B. Educational Attainment
Educational attainment is generally viewed as a measure of the amount of education a person has completed at any given point in his or her life. This usually involves a listing of the highest level of education a person has successfully completed (e.g., high school diploma, college degree). The term also can refer to any other type of technical learning that one may have, such as a technical certification or professional license.
In discussions of education and crime, educational attainment often is seen as an accomplishment that is believed to have a positive immediate or long-term impact on a person’s prosocial behavior and success in life. The general view is that higher levels of educational attainment allow people more options for higher levels of employment. In turn, higher levels of employment generally lead to more income. The logic in this line of thinking is that the more income one has, the less likely he or she will be to seek criminal behavior or be interested in antisocial behavior.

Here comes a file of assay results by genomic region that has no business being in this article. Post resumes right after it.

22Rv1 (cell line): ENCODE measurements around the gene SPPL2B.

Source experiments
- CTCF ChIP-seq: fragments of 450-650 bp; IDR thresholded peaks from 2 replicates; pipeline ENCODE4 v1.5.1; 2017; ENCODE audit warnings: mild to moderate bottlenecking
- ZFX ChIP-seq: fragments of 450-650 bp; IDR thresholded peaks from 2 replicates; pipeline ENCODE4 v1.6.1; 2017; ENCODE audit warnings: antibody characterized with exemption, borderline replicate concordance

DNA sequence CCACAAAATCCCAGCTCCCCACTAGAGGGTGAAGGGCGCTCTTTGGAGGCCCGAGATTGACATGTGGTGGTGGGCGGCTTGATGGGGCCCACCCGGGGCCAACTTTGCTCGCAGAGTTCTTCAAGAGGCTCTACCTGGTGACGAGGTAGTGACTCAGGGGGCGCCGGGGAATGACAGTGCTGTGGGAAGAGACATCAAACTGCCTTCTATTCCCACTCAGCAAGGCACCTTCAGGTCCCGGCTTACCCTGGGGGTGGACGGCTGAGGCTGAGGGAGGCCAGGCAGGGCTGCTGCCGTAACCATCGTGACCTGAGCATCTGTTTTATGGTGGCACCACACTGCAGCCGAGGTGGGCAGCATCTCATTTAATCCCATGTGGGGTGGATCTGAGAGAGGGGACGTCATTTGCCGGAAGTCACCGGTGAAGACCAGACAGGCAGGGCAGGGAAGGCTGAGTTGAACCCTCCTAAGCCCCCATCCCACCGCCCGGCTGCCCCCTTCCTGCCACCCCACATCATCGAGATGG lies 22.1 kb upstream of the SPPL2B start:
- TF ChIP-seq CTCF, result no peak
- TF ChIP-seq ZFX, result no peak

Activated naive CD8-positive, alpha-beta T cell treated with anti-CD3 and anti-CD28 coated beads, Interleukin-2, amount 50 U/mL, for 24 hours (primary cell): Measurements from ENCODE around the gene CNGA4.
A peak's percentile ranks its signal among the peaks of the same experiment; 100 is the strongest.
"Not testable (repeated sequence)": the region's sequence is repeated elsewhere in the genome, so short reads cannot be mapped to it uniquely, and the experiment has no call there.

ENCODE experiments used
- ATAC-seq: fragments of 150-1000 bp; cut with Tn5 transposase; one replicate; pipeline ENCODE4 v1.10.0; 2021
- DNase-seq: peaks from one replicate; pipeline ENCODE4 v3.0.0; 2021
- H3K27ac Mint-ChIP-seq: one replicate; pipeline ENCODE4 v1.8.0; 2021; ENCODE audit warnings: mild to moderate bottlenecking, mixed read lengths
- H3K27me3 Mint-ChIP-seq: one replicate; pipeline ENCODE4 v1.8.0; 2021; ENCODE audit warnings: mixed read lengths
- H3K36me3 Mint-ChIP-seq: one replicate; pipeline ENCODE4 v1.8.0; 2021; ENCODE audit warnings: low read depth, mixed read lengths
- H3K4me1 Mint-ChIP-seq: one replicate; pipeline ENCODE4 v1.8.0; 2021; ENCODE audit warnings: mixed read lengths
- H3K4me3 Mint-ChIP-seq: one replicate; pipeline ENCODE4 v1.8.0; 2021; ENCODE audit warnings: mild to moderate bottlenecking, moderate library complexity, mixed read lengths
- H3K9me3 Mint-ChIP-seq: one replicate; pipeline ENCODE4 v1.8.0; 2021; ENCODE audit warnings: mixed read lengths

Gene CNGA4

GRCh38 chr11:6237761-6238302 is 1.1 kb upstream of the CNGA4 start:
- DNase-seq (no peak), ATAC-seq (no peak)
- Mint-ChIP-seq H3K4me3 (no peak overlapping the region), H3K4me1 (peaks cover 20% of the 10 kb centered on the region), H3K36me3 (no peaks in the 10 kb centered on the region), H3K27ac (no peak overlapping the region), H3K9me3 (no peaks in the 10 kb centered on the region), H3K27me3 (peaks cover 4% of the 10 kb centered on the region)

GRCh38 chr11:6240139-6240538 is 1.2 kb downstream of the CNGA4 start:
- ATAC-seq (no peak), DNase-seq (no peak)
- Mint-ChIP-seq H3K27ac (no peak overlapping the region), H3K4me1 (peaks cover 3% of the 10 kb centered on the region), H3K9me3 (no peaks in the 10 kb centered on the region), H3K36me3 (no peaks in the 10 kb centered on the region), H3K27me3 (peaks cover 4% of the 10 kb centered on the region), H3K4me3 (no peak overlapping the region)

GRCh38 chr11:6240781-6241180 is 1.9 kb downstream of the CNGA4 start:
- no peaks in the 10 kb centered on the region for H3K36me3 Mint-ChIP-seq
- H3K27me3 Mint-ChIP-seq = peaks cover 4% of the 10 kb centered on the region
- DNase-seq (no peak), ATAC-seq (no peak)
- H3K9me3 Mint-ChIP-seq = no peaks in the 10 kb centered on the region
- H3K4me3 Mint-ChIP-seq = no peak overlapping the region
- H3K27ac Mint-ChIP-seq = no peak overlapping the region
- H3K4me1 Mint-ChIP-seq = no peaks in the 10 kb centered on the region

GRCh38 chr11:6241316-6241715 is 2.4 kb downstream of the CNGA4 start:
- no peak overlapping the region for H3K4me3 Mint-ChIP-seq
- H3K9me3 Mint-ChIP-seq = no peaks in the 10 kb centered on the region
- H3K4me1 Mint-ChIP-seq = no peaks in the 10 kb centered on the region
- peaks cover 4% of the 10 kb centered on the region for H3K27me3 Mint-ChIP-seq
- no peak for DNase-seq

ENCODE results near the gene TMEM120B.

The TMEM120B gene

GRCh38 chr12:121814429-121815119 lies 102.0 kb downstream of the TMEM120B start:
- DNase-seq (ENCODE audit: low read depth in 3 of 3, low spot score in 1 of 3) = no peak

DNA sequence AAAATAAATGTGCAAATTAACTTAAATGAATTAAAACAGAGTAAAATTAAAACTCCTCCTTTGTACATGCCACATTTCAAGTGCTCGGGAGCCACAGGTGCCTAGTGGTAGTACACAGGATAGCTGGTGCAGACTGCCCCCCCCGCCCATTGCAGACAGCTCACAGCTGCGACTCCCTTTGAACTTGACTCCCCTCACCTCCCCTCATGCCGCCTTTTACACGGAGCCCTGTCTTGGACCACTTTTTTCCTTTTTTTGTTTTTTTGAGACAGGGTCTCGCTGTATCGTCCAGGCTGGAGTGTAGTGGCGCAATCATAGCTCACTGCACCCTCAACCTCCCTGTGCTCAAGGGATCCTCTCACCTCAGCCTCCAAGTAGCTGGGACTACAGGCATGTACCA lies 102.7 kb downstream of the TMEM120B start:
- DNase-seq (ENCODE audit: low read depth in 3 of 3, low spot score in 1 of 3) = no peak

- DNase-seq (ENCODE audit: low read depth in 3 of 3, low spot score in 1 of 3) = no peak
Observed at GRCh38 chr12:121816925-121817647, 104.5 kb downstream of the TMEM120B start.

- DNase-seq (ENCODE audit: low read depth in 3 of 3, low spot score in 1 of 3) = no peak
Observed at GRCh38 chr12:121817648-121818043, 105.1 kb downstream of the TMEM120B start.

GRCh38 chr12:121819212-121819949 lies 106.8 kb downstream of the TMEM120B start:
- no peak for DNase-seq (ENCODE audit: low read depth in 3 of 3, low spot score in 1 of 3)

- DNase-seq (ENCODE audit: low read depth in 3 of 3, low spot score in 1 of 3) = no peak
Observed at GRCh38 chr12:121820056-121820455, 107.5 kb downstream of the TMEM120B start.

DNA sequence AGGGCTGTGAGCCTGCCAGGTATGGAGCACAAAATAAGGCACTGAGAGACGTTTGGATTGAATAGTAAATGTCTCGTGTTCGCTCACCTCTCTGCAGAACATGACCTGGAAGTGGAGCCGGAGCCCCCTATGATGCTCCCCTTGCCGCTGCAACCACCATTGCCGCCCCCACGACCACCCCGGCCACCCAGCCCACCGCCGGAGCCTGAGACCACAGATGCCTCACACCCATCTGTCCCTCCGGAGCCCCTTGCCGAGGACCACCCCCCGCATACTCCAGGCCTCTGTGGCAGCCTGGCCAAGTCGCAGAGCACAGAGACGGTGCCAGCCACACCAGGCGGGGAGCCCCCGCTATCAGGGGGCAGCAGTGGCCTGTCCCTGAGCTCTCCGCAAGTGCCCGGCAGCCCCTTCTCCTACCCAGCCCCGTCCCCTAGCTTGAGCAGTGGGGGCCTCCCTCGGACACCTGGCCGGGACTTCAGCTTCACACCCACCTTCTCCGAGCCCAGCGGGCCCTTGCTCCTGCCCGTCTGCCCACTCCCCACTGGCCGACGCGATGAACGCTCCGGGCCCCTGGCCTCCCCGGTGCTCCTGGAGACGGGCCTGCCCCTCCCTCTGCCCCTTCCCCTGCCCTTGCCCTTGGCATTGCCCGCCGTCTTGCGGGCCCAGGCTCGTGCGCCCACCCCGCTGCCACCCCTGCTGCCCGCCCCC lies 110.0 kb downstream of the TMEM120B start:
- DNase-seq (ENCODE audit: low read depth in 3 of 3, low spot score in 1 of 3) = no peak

Intelligence (also often referred to as intellect) is an all encompassing term used to describe the capacity of one’s mind and its associated abilities, including such human capabilities as the ability to reason, to plan, to solve problems, to think abstractly, to comprehend ideas, to use language, and to learn.
There are, of course, many ways to define intelligence. This is especially true when one is applying this trait to animal behavior, or even to plants. Some scholars argue that the concept of intelligence also includes such traits as creativity, personality, character, knowledge, and/or wisdom. Some have also argued that traditional measures of intelligence such as IQ tests, for example, are inadequate, because people can demonstrate intelligence in many ways. Some arguments claim that people can demonstrate their intelligence in eight different ways: (1) linguistic intelligence (“word smart”), (2) logical–mathematical intelligence (“number/reasoning smart”), (3) spatial intelligence (“picture smart”), (4) bodily– kinesthetic intelligence (“body smart”), (5) musical intelligence (“music smart”), (6) interpersonal intelligence (“people smart”), (7) intrapersonal intelligence (“self smart”), and (8) naturalist intelligence (“nature smart”).